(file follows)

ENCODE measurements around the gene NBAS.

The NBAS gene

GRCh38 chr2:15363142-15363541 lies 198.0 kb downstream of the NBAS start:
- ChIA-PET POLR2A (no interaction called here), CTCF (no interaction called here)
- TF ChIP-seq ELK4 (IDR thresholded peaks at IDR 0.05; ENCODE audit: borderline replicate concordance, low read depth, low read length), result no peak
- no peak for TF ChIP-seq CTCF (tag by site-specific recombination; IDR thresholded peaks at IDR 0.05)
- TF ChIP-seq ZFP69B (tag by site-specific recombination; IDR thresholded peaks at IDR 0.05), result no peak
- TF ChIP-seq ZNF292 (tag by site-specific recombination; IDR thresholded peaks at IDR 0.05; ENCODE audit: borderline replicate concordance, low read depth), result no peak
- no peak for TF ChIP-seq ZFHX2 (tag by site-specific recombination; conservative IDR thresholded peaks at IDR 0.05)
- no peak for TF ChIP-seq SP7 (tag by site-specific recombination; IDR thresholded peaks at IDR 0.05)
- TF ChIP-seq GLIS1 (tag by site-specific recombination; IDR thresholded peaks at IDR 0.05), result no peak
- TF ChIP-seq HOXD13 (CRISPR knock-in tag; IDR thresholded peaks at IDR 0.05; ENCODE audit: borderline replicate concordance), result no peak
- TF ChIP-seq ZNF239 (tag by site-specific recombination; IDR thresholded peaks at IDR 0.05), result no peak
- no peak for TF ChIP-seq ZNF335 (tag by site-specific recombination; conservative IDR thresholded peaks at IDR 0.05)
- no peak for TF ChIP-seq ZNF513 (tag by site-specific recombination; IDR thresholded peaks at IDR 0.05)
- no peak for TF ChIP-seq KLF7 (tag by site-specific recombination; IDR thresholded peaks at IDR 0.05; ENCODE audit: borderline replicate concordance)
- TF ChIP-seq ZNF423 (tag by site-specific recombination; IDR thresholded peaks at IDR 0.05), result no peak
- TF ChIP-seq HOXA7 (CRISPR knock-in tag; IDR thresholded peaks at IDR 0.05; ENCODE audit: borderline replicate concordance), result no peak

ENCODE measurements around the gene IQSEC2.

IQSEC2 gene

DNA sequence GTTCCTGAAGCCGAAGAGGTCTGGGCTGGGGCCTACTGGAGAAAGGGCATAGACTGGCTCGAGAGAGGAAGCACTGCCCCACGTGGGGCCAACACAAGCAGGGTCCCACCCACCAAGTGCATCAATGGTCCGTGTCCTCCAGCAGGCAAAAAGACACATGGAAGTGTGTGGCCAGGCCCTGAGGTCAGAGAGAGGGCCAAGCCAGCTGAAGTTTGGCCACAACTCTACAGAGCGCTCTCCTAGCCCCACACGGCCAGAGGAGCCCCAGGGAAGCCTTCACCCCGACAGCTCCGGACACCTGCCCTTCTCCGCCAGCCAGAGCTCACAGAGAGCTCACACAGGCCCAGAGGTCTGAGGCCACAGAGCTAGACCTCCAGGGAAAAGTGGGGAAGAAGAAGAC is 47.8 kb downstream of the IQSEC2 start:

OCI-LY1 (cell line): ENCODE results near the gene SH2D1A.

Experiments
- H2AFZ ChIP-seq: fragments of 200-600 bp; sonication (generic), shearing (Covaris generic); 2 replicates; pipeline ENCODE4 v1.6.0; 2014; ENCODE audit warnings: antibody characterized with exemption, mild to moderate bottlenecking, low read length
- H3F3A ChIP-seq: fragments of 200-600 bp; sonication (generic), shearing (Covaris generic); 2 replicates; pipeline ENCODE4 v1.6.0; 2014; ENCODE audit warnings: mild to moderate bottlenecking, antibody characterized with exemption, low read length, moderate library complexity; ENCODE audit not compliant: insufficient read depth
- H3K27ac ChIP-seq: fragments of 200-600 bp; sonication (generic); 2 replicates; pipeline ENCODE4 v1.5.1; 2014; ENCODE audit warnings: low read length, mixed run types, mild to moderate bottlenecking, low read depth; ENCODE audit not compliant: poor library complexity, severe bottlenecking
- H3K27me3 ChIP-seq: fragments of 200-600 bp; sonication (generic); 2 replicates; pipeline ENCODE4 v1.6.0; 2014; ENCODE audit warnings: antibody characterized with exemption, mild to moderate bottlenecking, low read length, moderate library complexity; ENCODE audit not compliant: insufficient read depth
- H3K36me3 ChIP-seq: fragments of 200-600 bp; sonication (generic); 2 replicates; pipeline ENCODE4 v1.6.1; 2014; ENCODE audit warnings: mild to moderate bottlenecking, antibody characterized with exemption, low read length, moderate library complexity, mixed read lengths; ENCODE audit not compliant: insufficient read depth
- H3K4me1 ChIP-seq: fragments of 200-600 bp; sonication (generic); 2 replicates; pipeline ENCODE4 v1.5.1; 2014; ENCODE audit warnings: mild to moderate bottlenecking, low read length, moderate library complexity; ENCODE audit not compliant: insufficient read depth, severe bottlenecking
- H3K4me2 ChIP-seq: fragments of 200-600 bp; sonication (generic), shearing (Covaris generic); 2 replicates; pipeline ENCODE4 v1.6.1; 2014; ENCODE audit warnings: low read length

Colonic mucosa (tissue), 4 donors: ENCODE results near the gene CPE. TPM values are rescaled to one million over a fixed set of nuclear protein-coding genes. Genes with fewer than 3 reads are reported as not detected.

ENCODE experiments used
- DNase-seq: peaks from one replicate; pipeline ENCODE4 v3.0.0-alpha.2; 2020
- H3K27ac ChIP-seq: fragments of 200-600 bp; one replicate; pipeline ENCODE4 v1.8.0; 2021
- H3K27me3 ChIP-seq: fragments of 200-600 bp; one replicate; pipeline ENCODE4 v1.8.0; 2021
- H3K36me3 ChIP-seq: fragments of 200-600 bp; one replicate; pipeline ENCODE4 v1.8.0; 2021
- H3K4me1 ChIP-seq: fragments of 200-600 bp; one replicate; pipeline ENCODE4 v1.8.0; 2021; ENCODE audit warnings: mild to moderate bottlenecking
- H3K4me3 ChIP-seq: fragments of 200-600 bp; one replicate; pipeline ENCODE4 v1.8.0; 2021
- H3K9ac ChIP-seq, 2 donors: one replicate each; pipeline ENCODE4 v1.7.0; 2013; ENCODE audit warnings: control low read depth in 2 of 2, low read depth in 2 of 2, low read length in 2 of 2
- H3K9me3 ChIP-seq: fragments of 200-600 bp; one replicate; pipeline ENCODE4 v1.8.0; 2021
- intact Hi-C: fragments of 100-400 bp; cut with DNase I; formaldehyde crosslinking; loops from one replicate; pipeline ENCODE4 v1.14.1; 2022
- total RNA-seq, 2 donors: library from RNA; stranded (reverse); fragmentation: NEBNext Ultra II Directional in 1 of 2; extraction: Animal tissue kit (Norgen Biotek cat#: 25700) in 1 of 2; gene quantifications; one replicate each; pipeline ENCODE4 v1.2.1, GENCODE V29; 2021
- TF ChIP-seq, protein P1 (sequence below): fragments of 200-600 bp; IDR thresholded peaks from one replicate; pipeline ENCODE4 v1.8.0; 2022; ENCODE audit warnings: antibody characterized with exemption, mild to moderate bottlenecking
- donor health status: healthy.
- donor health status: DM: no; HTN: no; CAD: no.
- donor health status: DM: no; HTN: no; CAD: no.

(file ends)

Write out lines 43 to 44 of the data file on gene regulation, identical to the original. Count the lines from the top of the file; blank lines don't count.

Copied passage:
- TF ChIP-seq, protein P1 (sequence below): fragments of 200-600 bp; IDR thresholded peaks from one replicate; pipeline ENCODE4 v1.8.0; 2022; ENCODE audit warnings: antibody characterized with exemption, mild to moderate bottlenecking
- donor health status: healthy.